As younger versions of characters we already know so well, both Amarteifio and Thomas do exceptionally well at making their interpretations their own. They layer in their performances with shades of Rosheuvel and Andoh’s takes, respectively, but infuse them with something distinct. Thomas’s Lady Danbury might be younger, but make no mistake: she is every bit as fierce and intelligent as her older counterpart. Married to a much older man (Cyril Nri), she knows what life is like under less-than-ideal circumstances, and already displays a take-charge attitude even as she gets used to the new ways of the ton.
Amarteifio’s Charlotte has the youthful optimism — but never naïveté — of someone put in a position she has never had to occupy, but where she feels she can affect real change. Nearly everyone around her does their best to push her into her pre-determined place, including her mother-in-law Princess Augusta (Michelle Fairley), and her aide Brimsley (Sam Clemmett). Simmering just beneath her usually-composed surface are the warring urges to do things correctly as determined by others and as determined by her own will. The combination of the two eventually manifests into shades of the older Queen we all know and love.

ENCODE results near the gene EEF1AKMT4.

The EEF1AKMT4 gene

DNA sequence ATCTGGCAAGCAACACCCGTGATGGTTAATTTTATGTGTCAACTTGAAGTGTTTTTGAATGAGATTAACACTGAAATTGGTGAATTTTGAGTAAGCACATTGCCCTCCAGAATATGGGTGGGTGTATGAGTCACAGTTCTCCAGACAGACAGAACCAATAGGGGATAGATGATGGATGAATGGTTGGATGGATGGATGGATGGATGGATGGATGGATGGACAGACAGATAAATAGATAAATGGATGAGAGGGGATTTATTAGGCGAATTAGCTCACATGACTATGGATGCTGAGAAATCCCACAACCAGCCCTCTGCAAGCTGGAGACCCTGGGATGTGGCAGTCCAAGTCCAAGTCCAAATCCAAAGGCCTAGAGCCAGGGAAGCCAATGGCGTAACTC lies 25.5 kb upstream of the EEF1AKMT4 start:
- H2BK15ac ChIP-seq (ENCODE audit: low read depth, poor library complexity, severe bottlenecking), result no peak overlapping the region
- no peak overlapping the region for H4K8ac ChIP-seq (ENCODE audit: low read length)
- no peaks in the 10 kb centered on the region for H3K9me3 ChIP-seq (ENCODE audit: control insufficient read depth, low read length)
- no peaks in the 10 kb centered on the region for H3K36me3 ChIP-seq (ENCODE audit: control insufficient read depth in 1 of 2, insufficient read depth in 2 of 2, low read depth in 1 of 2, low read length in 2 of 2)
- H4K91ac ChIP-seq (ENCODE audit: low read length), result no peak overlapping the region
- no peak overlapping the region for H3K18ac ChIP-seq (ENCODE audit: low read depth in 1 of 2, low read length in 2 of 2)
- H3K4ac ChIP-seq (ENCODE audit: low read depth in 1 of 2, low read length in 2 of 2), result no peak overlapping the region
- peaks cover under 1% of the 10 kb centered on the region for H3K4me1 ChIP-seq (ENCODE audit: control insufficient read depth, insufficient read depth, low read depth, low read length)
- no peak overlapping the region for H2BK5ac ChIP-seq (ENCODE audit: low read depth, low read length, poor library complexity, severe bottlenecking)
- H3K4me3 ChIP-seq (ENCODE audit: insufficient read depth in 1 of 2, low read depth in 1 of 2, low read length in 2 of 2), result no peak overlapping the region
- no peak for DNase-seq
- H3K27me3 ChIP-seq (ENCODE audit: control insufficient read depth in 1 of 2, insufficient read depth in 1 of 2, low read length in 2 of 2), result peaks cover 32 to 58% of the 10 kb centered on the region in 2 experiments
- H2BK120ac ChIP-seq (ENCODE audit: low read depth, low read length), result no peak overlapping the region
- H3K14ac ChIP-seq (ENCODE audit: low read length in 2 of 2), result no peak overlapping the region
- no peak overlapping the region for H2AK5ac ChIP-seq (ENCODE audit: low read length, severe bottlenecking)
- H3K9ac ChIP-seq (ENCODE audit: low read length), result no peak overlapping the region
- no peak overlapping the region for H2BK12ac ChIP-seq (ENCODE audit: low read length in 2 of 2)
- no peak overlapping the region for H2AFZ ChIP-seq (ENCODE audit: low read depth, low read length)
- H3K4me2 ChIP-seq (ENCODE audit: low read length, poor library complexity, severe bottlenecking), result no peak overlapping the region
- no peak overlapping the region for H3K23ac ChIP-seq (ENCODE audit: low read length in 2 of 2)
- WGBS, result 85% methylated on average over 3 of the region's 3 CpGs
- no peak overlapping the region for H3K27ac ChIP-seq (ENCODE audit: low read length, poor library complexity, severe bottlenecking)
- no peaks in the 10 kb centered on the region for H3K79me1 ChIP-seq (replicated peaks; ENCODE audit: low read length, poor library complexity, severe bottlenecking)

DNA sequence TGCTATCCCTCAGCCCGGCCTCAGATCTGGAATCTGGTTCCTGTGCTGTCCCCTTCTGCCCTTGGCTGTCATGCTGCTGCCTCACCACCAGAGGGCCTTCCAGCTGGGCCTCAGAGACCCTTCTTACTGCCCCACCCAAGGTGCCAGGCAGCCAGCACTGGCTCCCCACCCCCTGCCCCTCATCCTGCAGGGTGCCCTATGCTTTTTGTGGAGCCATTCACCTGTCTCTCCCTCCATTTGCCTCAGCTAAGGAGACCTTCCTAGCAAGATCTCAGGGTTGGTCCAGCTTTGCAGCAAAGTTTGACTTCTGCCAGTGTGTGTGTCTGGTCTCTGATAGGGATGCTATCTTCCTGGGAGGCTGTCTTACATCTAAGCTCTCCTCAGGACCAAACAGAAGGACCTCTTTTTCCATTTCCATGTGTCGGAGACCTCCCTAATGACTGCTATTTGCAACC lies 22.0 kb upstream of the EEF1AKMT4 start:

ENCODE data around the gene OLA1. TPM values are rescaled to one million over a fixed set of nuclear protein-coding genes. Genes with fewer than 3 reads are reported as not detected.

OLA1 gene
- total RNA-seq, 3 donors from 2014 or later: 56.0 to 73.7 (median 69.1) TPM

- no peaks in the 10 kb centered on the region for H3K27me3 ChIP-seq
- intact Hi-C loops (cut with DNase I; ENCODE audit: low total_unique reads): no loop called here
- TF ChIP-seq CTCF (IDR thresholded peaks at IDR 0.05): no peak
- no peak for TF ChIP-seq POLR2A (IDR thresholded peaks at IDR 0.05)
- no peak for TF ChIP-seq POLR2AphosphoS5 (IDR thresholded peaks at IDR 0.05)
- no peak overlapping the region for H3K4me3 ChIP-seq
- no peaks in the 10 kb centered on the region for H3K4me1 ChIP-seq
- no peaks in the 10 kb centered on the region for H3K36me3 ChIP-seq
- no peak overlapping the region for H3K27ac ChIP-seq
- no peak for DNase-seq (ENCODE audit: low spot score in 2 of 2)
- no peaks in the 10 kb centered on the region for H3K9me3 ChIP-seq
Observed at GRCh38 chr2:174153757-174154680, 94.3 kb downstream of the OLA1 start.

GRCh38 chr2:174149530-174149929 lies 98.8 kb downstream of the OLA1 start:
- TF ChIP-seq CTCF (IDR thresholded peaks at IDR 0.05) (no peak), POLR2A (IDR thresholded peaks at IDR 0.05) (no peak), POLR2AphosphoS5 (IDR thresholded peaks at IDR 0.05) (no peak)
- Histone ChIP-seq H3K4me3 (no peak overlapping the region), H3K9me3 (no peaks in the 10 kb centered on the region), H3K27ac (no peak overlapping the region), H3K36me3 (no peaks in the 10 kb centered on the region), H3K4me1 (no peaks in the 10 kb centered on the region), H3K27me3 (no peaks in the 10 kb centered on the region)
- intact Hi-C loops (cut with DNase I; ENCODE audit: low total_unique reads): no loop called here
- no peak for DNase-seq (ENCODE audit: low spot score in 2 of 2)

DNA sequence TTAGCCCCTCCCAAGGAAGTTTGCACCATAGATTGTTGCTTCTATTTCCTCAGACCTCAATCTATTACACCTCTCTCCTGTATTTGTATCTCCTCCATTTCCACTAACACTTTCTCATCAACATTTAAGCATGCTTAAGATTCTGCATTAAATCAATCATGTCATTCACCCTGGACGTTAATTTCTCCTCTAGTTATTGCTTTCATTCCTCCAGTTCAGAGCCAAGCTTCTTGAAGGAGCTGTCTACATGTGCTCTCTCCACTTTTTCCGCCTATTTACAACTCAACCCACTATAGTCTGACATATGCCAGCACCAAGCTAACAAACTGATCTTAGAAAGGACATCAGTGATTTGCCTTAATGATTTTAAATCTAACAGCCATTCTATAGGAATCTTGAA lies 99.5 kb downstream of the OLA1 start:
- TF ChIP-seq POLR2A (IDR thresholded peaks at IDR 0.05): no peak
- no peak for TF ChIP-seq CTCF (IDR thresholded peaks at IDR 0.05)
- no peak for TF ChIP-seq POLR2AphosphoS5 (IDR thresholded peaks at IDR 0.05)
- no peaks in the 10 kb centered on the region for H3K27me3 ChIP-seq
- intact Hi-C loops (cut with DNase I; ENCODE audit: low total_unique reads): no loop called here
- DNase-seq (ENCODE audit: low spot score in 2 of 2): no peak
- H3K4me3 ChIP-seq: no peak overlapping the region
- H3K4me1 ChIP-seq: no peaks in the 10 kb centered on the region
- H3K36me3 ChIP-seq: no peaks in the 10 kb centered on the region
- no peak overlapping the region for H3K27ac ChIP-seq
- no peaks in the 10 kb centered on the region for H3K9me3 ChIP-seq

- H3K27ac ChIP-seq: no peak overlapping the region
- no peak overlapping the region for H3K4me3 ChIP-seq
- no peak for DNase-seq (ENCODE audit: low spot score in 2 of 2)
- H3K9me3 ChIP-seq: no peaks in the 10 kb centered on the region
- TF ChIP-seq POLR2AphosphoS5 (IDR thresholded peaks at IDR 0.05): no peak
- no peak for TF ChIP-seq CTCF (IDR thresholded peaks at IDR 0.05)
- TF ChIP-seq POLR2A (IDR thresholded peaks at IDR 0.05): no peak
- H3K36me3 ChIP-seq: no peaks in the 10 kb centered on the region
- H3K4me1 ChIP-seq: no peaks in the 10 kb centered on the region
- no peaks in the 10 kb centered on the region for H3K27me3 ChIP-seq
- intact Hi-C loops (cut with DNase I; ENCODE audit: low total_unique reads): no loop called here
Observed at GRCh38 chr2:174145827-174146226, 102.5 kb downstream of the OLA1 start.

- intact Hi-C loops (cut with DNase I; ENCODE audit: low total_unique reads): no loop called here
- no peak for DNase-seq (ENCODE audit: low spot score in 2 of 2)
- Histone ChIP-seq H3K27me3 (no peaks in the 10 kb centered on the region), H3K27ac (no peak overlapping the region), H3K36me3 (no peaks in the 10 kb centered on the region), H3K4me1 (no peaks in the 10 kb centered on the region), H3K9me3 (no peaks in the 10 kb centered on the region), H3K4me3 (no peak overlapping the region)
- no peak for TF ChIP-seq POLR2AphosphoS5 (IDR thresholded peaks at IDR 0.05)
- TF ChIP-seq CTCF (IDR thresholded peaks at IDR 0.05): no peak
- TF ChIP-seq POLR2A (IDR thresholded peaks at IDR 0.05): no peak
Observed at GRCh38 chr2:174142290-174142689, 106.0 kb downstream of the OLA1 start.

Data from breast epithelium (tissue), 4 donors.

Because Queen Charlotte is, first and foremost, a love story, the challenge in telling this particular story was always going to be finding a way to make it more of a romance, and less of a tragedy. Viewers who had already seen Bridgerton knew that the marriage of Queen Charlotte and King George (James Fleet) appears to be a difficult one, due in no small part to George’s mental illness making him sometimes unable to remember his wife or the major events of their life together. While older Charlotte publicly displays very little emotion when speaking about her husband, it’s obvious in her throwaway comments here and there, combined with the way she speaks to him in Bridgerton, that she still does love him very much. Her love for her husband was never in question, but rather how Netflix would make a swoony romance out of a marriage we know will suffer hardships due to inadequate mental health care available in the late 1700s, and the toll such inadequacies cause on those who need the care in the first place.